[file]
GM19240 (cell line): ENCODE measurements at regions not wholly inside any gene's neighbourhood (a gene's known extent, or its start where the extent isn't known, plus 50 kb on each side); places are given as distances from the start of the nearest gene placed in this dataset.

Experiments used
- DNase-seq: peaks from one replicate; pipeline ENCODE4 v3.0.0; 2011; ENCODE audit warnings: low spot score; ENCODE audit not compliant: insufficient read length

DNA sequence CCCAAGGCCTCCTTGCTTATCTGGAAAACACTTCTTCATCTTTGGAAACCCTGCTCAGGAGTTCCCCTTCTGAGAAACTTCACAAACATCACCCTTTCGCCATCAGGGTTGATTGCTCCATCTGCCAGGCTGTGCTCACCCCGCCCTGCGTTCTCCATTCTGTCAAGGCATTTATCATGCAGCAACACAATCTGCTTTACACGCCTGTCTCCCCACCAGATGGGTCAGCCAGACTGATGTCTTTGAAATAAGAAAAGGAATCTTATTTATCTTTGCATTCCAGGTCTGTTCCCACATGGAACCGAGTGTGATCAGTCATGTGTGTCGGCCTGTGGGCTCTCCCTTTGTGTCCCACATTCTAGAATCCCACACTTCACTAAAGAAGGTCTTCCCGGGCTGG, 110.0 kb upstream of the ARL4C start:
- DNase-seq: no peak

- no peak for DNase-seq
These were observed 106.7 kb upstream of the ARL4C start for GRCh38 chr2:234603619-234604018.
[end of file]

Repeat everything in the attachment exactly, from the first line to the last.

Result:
GM19240 (cell line): ENCODE measurements at regions not wholly inside any gene's neighbourhood (a gene's known extent, or its start where the extent isn't known, plus 50 kb on each side); places are given as distances from the start of the nearest gene placed in this dataset.

Experiments used
- DNase-seq: peaks from one replicate; pipeline ENCODE4 v3.0.0; 2011; ENCODE audit warnings: low spot score; ENCODE audit not compliant: insufficient read length

DNA sequence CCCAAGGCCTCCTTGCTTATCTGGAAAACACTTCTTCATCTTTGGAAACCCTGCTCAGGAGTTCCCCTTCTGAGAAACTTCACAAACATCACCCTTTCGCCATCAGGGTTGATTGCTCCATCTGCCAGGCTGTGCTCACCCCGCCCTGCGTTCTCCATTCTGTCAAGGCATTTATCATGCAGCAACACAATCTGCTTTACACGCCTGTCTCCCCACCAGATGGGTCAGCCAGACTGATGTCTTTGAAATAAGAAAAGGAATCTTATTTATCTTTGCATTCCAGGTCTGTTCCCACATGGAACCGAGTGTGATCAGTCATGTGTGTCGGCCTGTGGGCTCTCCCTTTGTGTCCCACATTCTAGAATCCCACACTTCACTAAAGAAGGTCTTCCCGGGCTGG, 110.0 kb upstream of the ARL4C start:
- DNase-seq: no peak

- no peak for DNase-seq
These were observed 106.7 kb upstream of the ARL4C start for GRCh38 chr2:234603619-234604018.